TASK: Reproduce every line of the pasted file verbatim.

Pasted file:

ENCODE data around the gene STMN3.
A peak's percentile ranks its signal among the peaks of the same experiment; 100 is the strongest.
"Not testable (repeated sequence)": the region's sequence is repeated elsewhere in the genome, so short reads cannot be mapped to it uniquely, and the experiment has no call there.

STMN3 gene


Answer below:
ENCODE data around the gene STMN3.
A peak's percentile ranks its signal among the peaks of the same experiment; 100 is the strongest.
"Not testable (repeated sequence)": the region's sequence is repeated elsewhere in the genome, so short reads cannot be mapped to it uniquely, and the experiment has no call there.

STMN3 gene